[a] Coefficient of variation is defined as the standard deviation of PASW divided by the mean PASW.
Table 2. Plant available soil water (mm/2.4 m) in producer fields in western Kansas in spring 2011 (15 March-27 May sampling period). Residue Type County and No. of Fields Average Greatest Least CV[a] Northwest Kansas, Sheridan, Thomas, and Sherman Counties Dryland Wheat Sheridan (5) 245 319 198 0.19 Thomas (7) 246 291 186 0.13 Sherman (4) 223 274 180 0.20 All 3 Ctys (16) 240 319 180 0.16 Irrigated Corn Sheridan (5) 285 309 271 0.05 Thomas (7) 280 399 209 0.22 Sherman (5) 222 301 162 0.24 All 3 Ctys (17) 264 399 162 0.21 Irrigated to
Sheridan 1.16 0.97 1.37 0.26 Thomas 1.14 1.37 1.12 1.69 Sherman 1.00 1.10 0.90 1.21 All 3 Ctys 1.10 1.25 0.90 1.28 West Central Kansas, Scott, Wichita, and Greeley Counties Dryland Wheat Scott (5) 159 277 95 0.46 Wichita (5) 129 183 92 0.30 Greeley (5) 164 289 62 0.50 All 3 Ctys (16) 150 289 62 0.43 Irrigated Corn Scott (5) 369 510 246 0.27 Wichita (5) 282 352 191 0.23 Greeley (5) 269 345 114 0.34 All 3 Ctys (15) 307 510 114 0.30 Irrigated to
Scott 2.32 1.84 2.59 0.58 Wichita 2.20 1.92 2.07 0.78 Greeley 1.65 1.20 1.84 0.67 All 3 Ctys 2.04 1.77 1.84 0.70 Southwest Kansas, Haskell, Grant, and Stanton Counties Dryland Wheat Haskell (5) 159 280 53 0.64 Grant (5) 102 176 58 0.45 Stanton (5) 223 303 134 0.34 All 3 Ctys (15) 161 303 53 0.54 Irrigated Corn Haskell (5) 307 474 145 0.43 Grant (5) 292 400 179 0.30 Stanton (5) 346 410 260 0.18 All 3 Ctys (15) 315 474 145 0.31 Irrigated to
Haskell 1.94 1.69 2.73 0.67 Grant 2.86 2.28 3.10 0.67 Stanton 1.56 1.35 1.94 0.53 All 3 Ctys 1.95 1.56 2.73 0.56
[a] Coefficient of variation is defined as the standard deviation of PASW divided by the mean PASW.
In contrast, NW Kansas had only minimal increase in PASW in the irrigated corn fields while PASW in the WC and SW Kansas fields increased approximately 45 mm/ 2.4 m (table 2). This reflects that many of the WC and SW Kansas fields had received additional dormant season irrigation to better cope with the drought before spring planting. The greatest measured PASW for the sprinkler-irrigated corn fields averaged 399, 510, and 474 mm/2.4 m for NW, WC, and SW Kansas, respectively. These values in WC and SW Kansas would be considered extremely wet (i.e., both values were above the field capacity water content) and would be subject to considerable losses from deep percolation. Close examination of the individual field data revealed that these high PASW values in spring 2011 also were very wet on the same fields in fall 2010 (data not shown), suggesting that these irrigators should cut back on late and/or dormant season irrigation. In contrast, the lowest values of PASW in spring 2011 on the producer fields averaged only 140 mm in the 2.4 m profile (approximately 30% of the FCASW). These producers with such low values of PASW might have greatly benefited had they used more dormant season irrigation, particularly prior to dry summers.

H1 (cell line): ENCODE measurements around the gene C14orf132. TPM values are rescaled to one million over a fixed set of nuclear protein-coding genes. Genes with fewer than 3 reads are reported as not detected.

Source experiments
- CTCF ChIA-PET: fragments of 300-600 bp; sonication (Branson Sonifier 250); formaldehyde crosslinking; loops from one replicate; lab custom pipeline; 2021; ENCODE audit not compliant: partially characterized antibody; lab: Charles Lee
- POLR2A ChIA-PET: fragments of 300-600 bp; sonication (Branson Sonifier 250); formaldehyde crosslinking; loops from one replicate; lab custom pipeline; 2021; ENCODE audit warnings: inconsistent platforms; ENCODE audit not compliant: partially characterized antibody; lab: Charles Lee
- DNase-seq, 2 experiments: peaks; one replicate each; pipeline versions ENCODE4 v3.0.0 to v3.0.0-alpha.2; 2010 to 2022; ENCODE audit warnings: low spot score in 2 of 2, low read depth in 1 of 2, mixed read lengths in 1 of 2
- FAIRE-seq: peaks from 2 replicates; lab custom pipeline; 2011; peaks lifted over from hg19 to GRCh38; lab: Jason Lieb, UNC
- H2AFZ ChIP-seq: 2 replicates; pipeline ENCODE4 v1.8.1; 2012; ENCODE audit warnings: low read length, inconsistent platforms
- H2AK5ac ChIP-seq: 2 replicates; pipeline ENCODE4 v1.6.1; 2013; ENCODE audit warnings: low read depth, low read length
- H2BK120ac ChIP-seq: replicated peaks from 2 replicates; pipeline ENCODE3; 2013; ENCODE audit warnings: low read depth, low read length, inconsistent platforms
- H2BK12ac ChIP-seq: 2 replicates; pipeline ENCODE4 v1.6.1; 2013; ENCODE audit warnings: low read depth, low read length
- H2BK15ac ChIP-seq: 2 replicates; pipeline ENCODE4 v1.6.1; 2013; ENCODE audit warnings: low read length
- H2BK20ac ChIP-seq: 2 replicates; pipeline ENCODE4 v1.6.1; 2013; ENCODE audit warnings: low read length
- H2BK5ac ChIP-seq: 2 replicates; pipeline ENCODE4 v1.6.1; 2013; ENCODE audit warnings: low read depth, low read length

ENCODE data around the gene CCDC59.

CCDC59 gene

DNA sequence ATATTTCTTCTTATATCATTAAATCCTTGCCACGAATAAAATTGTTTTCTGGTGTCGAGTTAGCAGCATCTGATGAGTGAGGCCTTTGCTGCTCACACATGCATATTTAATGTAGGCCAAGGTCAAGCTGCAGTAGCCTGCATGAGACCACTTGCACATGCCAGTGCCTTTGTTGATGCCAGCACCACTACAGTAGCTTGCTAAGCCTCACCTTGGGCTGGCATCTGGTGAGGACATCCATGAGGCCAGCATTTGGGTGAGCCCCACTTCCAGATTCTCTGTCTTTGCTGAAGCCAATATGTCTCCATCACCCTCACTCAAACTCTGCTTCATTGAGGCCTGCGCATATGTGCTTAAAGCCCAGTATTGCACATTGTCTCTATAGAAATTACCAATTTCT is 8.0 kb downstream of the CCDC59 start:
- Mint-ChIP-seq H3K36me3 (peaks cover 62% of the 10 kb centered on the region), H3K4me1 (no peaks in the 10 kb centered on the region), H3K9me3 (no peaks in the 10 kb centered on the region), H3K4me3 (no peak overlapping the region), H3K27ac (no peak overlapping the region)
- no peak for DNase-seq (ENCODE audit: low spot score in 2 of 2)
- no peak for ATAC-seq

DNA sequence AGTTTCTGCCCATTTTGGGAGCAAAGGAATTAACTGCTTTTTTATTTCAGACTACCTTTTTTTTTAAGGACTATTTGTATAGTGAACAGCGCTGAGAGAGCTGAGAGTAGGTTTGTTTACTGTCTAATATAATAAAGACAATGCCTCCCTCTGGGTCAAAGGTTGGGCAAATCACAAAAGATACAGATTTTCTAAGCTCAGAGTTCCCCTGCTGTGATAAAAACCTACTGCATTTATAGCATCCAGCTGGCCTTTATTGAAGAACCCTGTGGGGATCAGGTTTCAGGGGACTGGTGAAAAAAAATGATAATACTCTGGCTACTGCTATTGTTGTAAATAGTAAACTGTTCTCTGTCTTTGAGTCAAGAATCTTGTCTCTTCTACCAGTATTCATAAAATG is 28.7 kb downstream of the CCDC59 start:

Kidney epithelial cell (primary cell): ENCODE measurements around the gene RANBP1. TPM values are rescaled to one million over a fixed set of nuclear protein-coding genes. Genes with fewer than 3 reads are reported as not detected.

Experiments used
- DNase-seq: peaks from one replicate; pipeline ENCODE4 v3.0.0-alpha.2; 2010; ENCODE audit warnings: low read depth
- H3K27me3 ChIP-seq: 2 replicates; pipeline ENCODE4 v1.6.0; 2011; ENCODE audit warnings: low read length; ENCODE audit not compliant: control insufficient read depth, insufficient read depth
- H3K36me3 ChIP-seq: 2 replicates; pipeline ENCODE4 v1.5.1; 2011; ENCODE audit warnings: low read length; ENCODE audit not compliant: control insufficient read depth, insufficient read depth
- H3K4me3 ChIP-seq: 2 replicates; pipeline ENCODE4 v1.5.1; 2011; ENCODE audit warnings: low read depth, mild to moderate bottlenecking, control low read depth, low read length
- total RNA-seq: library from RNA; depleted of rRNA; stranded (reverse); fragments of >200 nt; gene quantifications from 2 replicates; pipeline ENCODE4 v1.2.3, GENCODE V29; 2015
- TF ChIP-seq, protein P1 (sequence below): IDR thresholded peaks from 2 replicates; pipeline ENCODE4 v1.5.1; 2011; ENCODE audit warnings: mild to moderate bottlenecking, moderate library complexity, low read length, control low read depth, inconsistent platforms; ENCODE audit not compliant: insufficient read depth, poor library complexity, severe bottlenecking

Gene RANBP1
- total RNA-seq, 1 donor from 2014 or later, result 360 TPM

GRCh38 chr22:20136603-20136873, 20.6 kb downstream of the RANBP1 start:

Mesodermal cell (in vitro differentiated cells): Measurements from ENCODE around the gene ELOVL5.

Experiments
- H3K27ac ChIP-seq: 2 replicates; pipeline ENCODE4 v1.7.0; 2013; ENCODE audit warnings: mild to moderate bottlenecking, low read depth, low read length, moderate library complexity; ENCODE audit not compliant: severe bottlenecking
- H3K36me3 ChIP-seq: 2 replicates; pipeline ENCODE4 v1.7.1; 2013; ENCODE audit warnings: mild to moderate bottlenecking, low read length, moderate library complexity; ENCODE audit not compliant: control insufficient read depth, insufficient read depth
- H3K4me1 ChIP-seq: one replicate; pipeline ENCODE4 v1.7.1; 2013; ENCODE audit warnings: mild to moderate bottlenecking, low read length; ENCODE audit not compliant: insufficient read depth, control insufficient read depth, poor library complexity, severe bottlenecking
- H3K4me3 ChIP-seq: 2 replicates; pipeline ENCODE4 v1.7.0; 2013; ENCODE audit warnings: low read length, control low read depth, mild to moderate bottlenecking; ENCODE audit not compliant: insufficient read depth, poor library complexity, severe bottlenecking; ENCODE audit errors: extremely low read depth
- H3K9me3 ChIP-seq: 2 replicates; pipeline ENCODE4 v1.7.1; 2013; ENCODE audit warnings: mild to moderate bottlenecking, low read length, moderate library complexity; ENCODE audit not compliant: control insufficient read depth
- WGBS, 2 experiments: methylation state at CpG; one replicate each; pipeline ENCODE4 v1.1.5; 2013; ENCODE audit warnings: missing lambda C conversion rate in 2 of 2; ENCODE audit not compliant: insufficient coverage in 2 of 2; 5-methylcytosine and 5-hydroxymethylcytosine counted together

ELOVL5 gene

The irrigated corn fields had approximately 160% of the PASW of wheat fields which was statistically significant at P<0.0001, somewhat similar to the results from fall 2010, and again with less variability in PASW.
Fall 2011 Results
Fall soil water measurements were conducted between 30 September and 12 December. In fall 2011, because of the continuing drought in SW Kansas, it was anticipated that producer fields would be much drier than in 2010 (tables 3 and 1, respectively). Although this turned out to be true for SW Kansas for dryland wheat fields (42 mm/2.4 m drier), overall the irrigated corn fields were wetter (approximately 11% greater PASW) in 2011, with only SW Kansas having slightly drier irrigated fields in fall 2011 (approximately 6% lower PASW). The wetter summer period in portions of WC Kansas (Greeley County) and NW Kansas no doubt had some effects on the amounts of residual PASW. The October 2011 multi-day wet period resulted in some very wet wheat residue fields in Sheridan County in northwest Kansas (table†3). The irrigated corn fields were significantly wetter than the wheat fields (P<0.0001) having approximately 150% of the PASW of the wheat fields, similar to the results from the fall of 2010 and again with less variability in PASW.
Table 3. Plant available soil water (mm/2.4 m) in producer fields in western Kansas in fall 2011 (30 September-12 December sampling period). Residue Type County and No. of Fields Average Greatest Least CV[a] Northwest Kansas, Sheridan, Thomas, and Sherman Counties Dryland Wheat Sheridan (5) 354 452 179 0.29 Thomas (5) 181 232 157 0.16 Sherman (5) 174 221 96 0.31 All 3 Ctys (15) 236 452 96 0.46 Irrigated Corn Sheridan (6) 350 396 265 0.14 Thomas (5 332 428 227 0.22 Sherman (5) 211 297 151 0.28 All 3 Ctys (16) 301 428 151 0.28 Irrigated to Dryland Ratio Sheridan 0.99 0.88 1.49 0.49 Thomas 1.84 1.84 1.44 1.32 Sherman 1.21 1.34 1.58 0.89 All 3 Ctys 1.27 0.95 1.58 0.61 West Central Kansas, Scott, Wichita, and Greeley Counties Dryland Wheat Scott (5) 205 278 138 0.25 Wichita (5) 212 255 164 0.20 Greeley (5) 218 273 168 0.18 All 3 Ctys (15) 212 278 138 0.20 Irrigated Corn Scott (5) 330 453 248 0.23 Wichita (5) 320 361 273 0.11 Greeley (5) 298 311 279 0.04 All 3 Ctys (15) 316 453 248 0.16 Irrigated to
Scott 1.61 1.63 1.79 0.90 Wichita 1.50 1.41 1.66 0.57 Greeley 1.37 1.14 1.66 0.22 All 3 Ctys 1.49 1.63 1.79 0.80 Southwest Kansas, Haskell, Grant, and Stanton Counties Dryland Wheat Haskell (5) 152 262 69 0.46 Grant (5) 83 171 4 0.90 Stanton (5) 141 207 118 0.26 All 3 Ctys (15) 125 262 4 0.52 Irrigated Corn Haskell (5) 264 396 75 0.59 Grant (5) 223 419 80 0.66 Stanton (5) 282 363 220 0.20 All 3 Ctys (15) 258 419 75 0.46 Irrigated to